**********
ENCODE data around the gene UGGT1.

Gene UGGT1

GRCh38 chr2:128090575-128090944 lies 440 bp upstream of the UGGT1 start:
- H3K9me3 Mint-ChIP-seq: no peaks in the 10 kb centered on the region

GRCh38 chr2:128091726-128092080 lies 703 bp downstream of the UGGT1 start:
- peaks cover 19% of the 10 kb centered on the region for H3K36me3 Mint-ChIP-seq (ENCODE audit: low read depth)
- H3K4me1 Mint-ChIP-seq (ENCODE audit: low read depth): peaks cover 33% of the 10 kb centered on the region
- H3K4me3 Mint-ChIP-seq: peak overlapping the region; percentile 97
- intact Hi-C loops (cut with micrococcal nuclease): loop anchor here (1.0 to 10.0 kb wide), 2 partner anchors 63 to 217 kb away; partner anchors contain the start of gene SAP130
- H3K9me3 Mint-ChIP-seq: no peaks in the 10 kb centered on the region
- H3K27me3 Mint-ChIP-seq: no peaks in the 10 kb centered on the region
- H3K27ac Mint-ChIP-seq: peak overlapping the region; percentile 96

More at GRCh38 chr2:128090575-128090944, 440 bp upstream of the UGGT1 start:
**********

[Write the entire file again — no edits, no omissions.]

ENCODE data around the gene UGGT1.

Gene UGGT1

GRCh38 chr2:128090575-128090944 lies 440 bp upstream of the UGGT1 start:
- H3K9me3 Mint-ChIP-seq: no peaks in the 10 kb centered on the region

GRCh38 chr2:128091726-128092080 lies 703 bp downstream of the UGGT1 start:
- peaks cover 19% of the 10 kb centered on the region for H3K36me3 Mint-ChIP-seq (ENCODE audit: low read depth)
- H3K4me1 Mint-ChIP-seq (ENCODE audit: low read depth): peaks cover 33% of the 10 kb centered on the region
- H3K4me3 Mint-ChIP-seq: peak overlapping the region; percentile 97
- intact Hi-C loops (cut with micrococcal nuclease): loop anchor here (1.0 to 10.0 kb wide), 2 partner anchors 63 to 217 kb away; partner anchors contain the start of gene SAP130
- H3K9me3 Mint-ChIP-seq: no peaks in the 10 kb centered on the region
- H3K27me3 Mint-ChIP-seq: no peaks in the 10 kb centered on the region
- H3K27ac Mint-ChIP-seq: peak overlapping the region; percentile 96

More at GRCh38 chr2:128090575-128090944, 440 bp upstream of the UGGT1 start: